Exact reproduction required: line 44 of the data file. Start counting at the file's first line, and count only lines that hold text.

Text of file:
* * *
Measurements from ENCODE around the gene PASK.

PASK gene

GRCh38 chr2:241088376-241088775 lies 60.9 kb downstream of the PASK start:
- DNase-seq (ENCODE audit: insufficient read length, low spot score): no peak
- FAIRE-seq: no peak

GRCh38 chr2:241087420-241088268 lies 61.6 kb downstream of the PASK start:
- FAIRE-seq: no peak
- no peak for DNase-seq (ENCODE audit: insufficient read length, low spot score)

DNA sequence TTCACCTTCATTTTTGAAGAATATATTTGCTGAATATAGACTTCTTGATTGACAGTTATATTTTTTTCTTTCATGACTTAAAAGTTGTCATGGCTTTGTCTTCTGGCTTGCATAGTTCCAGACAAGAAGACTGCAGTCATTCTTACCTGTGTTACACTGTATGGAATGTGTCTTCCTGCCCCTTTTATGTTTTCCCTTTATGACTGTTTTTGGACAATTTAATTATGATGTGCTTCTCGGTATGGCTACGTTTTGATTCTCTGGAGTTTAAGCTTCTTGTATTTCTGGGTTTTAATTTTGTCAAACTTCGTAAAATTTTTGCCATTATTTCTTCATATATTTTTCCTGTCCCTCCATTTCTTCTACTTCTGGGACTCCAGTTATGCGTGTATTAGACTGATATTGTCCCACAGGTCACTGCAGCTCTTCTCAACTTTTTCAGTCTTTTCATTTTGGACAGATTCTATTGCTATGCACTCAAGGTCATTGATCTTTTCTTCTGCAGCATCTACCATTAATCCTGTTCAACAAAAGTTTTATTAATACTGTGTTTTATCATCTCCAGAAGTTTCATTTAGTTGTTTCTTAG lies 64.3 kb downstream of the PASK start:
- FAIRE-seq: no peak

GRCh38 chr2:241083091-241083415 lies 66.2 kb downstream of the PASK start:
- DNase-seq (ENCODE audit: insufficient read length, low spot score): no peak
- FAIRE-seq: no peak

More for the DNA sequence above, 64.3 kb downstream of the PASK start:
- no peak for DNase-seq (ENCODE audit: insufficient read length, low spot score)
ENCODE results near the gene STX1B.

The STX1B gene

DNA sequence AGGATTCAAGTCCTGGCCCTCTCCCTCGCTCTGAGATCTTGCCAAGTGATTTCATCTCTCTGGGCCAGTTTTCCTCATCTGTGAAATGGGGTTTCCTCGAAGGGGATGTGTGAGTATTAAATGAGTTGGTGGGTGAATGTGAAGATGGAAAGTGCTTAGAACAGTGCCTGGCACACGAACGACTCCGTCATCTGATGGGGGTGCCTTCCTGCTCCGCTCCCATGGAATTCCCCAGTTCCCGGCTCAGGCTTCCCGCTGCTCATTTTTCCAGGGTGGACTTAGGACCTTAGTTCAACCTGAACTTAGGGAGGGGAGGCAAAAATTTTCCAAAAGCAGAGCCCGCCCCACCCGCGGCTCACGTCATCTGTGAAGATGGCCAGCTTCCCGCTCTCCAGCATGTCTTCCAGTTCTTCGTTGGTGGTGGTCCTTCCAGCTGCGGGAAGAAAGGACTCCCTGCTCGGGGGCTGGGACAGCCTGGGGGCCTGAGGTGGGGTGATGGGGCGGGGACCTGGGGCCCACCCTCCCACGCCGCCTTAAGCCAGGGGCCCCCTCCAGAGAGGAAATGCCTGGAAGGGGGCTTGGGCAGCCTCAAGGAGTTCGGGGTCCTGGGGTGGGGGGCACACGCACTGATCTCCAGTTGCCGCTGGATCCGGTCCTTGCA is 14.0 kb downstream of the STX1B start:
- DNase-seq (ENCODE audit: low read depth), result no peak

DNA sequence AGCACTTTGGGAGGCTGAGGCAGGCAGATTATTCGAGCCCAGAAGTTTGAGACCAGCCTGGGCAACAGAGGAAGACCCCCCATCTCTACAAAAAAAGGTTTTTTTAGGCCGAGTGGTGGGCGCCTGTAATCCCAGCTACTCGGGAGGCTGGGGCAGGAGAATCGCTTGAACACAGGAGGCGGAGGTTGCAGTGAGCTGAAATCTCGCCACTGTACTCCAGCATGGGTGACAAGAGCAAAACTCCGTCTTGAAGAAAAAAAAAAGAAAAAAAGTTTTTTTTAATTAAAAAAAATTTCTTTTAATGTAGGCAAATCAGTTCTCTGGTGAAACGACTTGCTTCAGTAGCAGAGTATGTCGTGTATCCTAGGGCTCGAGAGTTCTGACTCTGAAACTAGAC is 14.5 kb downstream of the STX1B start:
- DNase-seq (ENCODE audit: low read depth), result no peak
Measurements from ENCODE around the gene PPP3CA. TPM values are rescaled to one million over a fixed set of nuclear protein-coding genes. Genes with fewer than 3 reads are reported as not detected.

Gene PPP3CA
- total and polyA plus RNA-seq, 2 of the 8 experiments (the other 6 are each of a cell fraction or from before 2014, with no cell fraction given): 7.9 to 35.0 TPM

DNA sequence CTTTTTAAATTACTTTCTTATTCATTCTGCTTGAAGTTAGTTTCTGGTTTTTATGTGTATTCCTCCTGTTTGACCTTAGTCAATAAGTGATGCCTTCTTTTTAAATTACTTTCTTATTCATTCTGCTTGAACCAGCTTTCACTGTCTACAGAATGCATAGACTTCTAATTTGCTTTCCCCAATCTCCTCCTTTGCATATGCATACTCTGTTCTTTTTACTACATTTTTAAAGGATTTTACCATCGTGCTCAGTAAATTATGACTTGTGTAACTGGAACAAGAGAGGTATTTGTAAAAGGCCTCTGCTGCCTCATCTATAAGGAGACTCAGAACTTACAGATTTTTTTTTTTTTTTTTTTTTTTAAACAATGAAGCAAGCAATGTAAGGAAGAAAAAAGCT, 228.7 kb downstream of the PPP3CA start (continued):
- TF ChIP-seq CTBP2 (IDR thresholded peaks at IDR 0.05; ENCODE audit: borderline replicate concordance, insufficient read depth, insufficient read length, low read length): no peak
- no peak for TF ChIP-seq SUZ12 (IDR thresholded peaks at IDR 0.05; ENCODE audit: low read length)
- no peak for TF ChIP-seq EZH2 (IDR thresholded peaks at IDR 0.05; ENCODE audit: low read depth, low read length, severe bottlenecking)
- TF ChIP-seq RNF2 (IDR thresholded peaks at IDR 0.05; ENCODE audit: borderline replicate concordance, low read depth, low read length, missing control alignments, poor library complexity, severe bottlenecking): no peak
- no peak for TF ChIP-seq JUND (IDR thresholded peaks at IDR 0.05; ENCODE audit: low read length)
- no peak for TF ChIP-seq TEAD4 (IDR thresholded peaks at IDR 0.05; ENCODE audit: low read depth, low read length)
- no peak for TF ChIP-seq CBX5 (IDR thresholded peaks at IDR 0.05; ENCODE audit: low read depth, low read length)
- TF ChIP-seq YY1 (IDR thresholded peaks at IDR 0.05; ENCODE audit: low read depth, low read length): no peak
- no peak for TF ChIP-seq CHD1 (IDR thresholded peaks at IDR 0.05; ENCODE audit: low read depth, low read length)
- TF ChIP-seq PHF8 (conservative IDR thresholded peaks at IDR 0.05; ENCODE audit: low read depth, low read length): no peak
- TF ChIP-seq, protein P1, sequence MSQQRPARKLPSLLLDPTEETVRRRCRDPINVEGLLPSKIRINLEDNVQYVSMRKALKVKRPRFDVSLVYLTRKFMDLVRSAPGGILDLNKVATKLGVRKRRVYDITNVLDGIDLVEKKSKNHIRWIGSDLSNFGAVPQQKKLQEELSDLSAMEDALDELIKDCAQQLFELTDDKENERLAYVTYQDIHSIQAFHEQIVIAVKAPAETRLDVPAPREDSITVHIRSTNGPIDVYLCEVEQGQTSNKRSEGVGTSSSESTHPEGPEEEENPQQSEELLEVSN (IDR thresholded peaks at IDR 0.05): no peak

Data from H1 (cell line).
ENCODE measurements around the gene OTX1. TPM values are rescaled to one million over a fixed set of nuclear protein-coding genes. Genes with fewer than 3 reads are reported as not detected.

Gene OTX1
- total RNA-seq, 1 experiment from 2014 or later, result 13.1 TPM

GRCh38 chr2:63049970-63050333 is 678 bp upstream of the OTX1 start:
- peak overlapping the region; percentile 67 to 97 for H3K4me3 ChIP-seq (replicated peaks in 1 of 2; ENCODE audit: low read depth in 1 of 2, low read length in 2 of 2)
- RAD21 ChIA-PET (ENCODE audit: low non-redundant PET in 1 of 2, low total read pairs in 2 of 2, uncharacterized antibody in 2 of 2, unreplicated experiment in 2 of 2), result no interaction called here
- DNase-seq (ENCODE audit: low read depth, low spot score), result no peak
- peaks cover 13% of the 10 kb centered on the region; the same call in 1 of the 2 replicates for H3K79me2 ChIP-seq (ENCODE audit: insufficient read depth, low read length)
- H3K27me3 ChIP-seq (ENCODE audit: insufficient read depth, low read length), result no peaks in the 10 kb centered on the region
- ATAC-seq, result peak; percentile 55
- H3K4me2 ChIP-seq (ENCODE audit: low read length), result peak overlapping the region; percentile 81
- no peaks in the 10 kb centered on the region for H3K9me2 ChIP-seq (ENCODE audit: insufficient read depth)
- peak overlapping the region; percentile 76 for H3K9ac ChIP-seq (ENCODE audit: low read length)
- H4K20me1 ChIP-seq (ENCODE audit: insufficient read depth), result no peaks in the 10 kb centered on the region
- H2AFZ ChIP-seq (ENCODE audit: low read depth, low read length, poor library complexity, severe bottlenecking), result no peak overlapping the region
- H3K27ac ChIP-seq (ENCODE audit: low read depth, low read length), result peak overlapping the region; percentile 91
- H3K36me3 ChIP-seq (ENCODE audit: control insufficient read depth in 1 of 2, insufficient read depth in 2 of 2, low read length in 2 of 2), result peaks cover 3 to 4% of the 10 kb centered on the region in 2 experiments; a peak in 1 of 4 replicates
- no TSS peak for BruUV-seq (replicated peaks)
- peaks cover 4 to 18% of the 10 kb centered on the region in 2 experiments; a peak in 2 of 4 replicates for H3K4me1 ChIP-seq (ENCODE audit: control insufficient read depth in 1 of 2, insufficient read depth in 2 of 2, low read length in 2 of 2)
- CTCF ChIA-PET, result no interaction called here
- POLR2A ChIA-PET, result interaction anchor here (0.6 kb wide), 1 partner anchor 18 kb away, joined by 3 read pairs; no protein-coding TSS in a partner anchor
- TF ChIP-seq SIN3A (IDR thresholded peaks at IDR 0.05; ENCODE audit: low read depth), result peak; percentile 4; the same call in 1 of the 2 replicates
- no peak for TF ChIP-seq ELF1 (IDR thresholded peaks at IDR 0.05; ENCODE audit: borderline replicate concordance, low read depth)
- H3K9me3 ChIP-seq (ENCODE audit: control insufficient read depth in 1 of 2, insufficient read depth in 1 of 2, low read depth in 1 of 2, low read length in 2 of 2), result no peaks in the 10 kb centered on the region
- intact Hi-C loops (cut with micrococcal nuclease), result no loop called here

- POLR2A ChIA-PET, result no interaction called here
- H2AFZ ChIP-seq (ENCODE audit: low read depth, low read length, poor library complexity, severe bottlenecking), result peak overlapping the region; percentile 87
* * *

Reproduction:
- DNase-seq (ENCODE audit: low read depth, low spot score), result no peak